Finding Funding for Cinema Studies
Graduate school in cinema studies is both a niche program of study and one that does not often find the public opportunities for grants and scholarship that people tend to find with active film production graduate programs. Cinema studies, or film studies, programs are usually academic programs that focus on film theory and literature in a discipline that is derived from english, communications, art, and other departments that deal with the relevant issues. If you are trying to go to cinema studies for your graduate school you will find that many of the best programs are at the same locations as the best film schools. Like most graduate programs at upper division schools, cinema studies programs are not going to be cheap by any means. Here is a look on how you may want to get some scholarships or grants for a graduate program in cinema studies.
The first thing that needs to be acknowledged is that there is not going to be federal grant money for graduate school in cinema studies. FASFA is used to get both grants and loans for undergraduate students, but outside of fields like education and medicine there will be no federal grant money for graduate school. There is also going to be a federal loan limit of $20,500 per year for your education, which very well may not meet even your tuition needs. To fill the gap you may have to institute a Graduate Plus Loan, which will have a much higher interest rate. If you are going to find grants or scholarships you are going to have to go to completely different locations, but your federal loan money is still going to play an important role.
For scholarships you are going to want to look in similar locations that you would before, ranging from online scholarship databases to organizations that you participate in. Since cinema studies is not really as common of a discipline as different elements, so you are going to want to search for scholarships for programs that are more vaguely associated with cinema studies. This means looking for scholarships that range around media studies and involvement, social justice issues around media consumption, english and other literary support centers, and academic disciplines that could be argued to be of a similar platform.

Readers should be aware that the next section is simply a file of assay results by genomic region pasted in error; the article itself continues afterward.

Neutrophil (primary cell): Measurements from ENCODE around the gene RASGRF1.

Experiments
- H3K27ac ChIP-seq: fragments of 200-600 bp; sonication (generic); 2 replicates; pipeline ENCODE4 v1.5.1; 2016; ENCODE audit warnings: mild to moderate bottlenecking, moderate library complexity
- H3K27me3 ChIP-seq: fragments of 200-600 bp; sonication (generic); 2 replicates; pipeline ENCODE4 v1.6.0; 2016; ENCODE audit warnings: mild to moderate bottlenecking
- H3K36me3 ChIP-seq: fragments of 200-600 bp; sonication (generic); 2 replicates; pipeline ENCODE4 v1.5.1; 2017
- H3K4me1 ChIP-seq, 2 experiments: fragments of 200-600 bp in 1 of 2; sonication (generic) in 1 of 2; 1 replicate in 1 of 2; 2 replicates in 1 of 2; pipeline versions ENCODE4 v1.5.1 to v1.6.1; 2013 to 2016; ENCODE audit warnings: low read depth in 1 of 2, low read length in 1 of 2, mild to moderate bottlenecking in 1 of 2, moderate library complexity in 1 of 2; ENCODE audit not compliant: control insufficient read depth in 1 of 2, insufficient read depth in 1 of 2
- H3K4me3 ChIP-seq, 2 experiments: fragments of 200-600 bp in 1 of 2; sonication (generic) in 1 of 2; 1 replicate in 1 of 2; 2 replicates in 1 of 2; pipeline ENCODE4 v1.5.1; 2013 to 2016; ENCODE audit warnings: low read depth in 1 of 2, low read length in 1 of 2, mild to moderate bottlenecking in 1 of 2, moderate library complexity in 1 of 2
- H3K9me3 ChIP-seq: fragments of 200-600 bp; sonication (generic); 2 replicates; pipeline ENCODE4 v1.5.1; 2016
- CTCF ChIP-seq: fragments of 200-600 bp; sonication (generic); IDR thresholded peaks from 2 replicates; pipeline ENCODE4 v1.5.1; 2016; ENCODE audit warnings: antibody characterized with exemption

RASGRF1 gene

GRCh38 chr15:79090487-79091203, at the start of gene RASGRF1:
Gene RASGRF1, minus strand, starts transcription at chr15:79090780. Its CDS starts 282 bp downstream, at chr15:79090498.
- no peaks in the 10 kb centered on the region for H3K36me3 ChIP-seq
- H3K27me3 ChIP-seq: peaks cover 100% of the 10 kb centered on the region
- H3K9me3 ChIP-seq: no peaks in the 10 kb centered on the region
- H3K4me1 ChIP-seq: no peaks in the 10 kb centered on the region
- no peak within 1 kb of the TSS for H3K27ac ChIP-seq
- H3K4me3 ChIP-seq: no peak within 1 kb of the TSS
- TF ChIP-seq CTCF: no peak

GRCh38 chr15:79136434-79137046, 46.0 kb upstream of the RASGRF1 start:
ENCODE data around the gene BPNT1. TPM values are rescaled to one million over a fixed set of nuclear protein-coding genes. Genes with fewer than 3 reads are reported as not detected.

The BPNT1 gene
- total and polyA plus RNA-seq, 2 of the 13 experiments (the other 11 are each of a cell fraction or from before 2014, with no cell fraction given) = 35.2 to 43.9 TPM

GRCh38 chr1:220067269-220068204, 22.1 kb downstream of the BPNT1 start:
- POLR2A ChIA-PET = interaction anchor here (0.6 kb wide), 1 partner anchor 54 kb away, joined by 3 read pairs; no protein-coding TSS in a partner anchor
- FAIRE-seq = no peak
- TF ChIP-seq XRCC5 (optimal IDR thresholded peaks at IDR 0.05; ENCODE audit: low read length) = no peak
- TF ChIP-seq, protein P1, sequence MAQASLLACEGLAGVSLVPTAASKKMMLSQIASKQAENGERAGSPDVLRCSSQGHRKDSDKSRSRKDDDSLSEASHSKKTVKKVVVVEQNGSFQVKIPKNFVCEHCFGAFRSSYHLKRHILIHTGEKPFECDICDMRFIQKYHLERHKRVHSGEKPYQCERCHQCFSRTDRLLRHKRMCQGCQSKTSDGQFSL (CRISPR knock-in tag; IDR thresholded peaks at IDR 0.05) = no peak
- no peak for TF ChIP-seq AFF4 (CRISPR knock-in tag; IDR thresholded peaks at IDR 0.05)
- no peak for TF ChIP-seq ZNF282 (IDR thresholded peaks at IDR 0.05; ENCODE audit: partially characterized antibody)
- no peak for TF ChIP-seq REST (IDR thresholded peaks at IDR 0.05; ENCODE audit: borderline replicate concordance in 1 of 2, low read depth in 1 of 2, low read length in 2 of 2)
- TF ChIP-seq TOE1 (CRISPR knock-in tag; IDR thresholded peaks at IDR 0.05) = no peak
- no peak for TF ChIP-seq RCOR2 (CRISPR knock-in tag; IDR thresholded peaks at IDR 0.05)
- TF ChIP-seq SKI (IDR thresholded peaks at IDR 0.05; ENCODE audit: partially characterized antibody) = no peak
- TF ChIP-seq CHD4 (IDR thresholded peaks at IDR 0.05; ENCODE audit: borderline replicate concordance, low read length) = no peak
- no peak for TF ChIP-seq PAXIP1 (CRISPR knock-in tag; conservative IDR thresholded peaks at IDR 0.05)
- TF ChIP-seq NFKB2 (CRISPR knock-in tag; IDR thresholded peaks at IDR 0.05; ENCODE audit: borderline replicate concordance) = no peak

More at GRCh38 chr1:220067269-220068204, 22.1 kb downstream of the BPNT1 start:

Looking for available scholarships for graduate school can be a full time job, and websites like FastWeb.com and Scholarships.com will give you some options. These websites are well traveled by students like yourself, and those listed will have a very large number of applicants. If you want to have a better chance then you will need to take a look at institutions you may have worked for, interned, academic centers you have been involved in, as well as any publications or community centered groups you are involved in. Scholarship programs are often around in areas that you may not have thought of at first, so keep open to it.
Many universities offer scholarships on their own, and this may be the default for all incoming students. For example, Columbia University allows for a special scholarship search for their own university. Take a look at schools where scholarships are handed out to more than just select groups of students.
There is an old phrase that says "don’t ever pay for grad school," and for a very academic program like cinema studies this is even more appropriate. What this indicates is that you can often get a large amount of your tuition compensated by working with the university you are at. This means that you will often engage in research, teach courses, assist tenured professors, or do other critical functions that will give them a reason to absolve you of some of your tution costs or even a full tuition compensation. This is less common in Master’s of Fine Arts programs in film because you need to be working on practical production, but in an academic program for cinema studies you will find that the default is going to be doing some form of institutional work. Try to find colleges that have the highest rate of tuition compensation, and it would also be advisable to take a look at the strength of their Graduate Teach Fellowship contracts and unions.